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European Commission Adopts Environmental Health Strategy with Focus on Children
(Beyond Pesticides, June 16, 2003) The European Commission announced on June 11, 2003 a massive new undertaking, European Environment and Health Strategy, to reduce diseases caused by environmental factors, particularly as they affect children. The first cycle of the strategy, 2004 - 2010, will focus on four health effects: childhood respiratory diseases, asthma, allergies, neurodevelopment disorders, childhood cancer, and endocrine disrupting effects. The Action Plan will be presented prior to the Inter-Ministerial Conference on Environment and Health in Budapest in June 2004, focusing particularly on children's health and environment.

The Commission cites that throughout Europe 10 percent of children suffer from asthmatic symptoms, with dramatic increases over the last 30 years. According to the EC, in the United Kingdom alone, the total annual cost of asthma is estimated at over EUR 3.9 billion.

Margot Wallstrm, Commissioner for the Environment, said: "A healthy environment is not a privilege but a basic human right. The reality, however, is quite different. Many European citizens, and specially children, suffer from illnesses caused by environmental pollution. Children are at the very heart of sustainable development. Therefore we must aim for their "best achievable health", as required by the UN Convention on Children's Rights. What is good for our children is good for the present and future of our society as a whole."

David Byrne, Commissioner for Health and Consumer Protection said: Until now environment and health policy have been insufficiently integrated. It has been difficult to properly address cause-effect relationships between environmental threats and adverse health effects. The proposed strategy aims to improve the integration of information and research on the state of the environment, ecosystem and human health in order to achieve a better understanding of the environmental threats to human health. If the future action plan is properly implemented, a significant range of multi-factual health determinant data will be available to health policymakers for decision-making."

European Research Commissioner Philippe Busquin said: "Around 25-33% of diseases in industrialized countries are due to environmental factors and we need to continue our efforts to better understand the underlying causes. The interaction between the environment and the human genome represents one of the new scientific frontiers, and better knowledge about it should help to clarify the complex links between environment and health. European research will then provide key knowledge to better target and implement action and policy-making at EU and national level."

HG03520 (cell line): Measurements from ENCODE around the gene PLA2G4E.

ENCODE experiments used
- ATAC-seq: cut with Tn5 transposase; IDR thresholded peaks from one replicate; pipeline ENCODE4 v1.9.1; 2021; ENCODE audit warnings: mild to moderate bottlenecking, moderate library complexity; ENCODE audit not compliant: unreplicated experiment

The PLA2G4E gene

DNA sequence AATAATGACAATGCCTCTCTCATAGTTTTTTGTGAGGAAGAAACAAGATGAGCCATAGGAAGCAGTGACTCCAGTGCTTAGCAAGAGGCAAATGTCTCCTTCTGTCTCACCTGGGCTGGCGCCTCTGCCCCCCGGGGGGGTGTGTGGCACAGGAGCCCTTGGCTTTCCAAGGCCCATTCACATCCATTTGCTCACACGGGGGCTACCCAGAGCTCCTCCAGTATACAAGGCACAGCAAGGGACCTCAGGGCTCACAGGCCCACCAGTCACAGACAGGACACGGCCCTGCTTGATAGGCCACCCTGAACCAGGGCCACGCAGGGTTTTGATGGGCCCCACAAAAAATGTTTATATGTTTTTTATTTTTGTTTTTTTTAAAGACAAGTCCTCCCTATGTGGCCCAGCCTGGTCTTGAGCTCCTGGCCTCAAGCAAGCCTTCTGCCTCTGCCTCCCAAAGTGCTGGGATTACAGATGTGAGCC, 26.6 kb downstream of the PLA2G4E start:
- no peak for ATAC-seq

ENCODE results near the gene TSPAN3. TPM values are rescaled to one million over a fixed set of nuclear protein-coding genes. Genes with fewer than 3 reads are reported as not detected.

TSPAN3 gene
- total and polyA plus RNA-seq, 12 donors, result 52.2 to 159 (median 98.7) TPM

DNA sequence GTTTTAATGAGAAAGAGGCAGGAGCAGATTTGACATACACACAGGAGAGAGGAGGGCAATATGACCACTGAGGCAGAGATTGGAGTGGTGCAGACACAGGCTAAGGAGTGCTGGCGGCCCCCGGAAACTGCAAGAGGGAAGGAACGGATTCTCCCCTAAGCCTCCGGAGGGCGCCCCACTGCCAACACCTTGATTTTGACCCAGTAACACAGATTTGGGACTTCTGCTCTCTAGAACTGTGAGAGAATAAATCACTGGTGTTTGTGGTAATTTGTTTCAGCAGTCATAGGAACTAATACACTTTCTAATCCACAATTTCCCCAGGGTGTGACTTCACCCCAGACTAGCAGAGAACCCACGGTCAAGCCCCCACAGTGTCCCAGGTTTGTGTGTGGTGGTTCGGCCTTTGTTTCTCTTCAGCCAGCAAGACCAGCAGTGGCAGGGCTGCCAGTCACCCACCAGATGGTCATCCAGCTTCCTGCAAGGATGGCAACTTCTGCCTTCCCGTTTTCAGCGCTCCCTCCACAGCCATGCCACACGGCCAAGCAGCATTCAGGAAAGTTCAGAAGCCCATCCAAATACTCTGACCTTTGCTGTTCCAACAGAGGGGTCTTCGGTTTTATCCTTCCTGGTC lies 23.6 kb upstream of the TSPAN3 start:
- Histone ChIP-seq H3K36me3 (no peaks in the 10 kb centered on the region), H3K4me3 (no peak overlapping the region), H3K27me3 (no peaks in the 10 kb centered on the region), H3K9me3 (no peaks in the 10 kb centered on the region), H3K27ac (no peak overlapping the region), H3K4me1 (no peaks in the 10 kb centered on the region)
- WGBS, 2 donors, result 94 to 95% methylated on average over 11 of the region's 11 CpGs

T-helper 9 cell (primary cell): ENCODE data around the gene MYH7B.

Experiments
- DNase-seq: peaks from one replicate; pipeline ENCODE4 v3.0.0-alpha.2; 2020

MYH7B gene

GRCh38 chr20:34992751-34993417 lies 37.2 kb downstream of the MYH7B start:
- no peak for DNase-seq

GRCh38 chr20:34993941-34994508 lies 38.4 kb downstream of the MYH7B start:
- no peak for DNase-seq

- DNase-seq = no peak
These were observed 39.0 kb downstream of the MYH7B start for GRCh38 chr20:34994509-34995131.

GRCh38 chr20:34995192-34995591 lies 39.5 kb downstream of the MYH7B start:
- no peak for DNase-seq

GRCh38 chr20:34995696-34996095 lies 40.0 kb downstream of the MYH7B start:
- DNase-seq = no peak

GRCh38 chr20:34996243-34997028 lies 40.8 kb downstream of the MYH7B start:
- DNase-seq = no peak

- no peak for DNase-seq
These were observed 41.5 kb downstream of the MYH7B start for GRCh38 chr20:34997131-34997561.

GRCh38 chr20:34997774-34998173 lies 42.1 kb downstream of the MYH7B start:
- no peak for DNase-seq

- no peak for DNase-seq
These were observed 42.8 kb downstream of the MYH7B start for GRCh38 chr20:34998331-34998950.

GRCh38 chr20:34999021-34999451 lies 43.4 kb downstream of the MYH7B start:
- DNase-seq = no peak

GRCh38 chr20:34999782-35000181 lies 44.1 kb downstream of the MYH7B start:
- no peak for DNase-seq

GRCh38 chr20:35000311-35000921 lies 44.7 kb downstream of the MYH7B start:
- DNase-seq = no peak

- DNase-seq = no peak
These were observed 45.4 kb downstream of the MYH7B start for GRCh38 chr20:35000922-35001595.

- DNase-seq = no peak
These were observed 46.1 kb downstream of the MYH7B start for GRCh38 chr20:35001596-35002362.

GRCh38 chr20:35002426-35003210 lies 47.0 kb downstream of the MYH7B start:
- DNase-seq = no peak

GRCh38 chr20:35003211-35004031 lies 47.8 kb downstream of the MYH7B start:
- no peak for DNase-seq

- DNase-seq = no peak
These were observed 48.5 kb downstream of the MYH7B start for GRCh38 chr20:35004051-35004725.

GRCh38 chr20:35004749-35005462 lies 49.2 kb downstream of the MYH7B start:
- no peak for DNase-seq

The strategy is known as SCALE and relies on five key elements, quoting from the Commission:

*It will be based on Science to broaden our perspective on the often very complex link between environment and health. Traditionally, environmental assessments and policy action have focused on single pollutants in single environmental compartments, such as air, water or soil. There is, however, a strong need to look into how different pollutant react together. We need to understand better how pollutants move in the environment and how we come in contact with them - through air, water, food, and consumer products. We also need to understand how the human body reacts, over a period of time, to the continuous exposure to different pollutants, inter-acting between each others, often at a low level.

*We will focus on Children since they are particularly vulnerable to environmental hazards. There are 157 million children in Europe. Most of them live in urban areas with particular environmental problems that must be addressed. The Commission will be launching pilot actions on pollutants with specific relevance to children, including dioxins, heavy metals and endocrine disrupters (chemicals that affect the hormone system). Together with the World Health Organization, WHO, and the EU Member States, we will establish indicators and bio-monitoring systems that will help us better to understand where, how and why children are affected.

*We have to raise Awareness of the environmental-health problems and how they can be solved. Citizens have the right to know about these problems, in particular those affecting children. Policy-makers and stakeholders from both the environmental and health sector must increase their efforts to communicate, both across the sectors and with the citizens.

*The EU Legislation will complement national and international initiatives. It will be reviewed to reflect the special situation and needs of children.

*All actions taken under the strategy will be evaluated continuously. We will verify how effective they are in reducing environmental-related health problems. A constant evaluation will also allow us to address new problems as they emerge.

A copy of the video "Children's Environment and Health" can be ordered at http://www.tvlink.org
Sources: Europe's Environment: the third assessment. European Environment Agency (EEA). 2003. Children's Health in Europe Tackling environmental threats. European Public Health Alliance (EPHA) 2003. Children's Health and Environment:: a review of evidence. WHO/EEA.2002.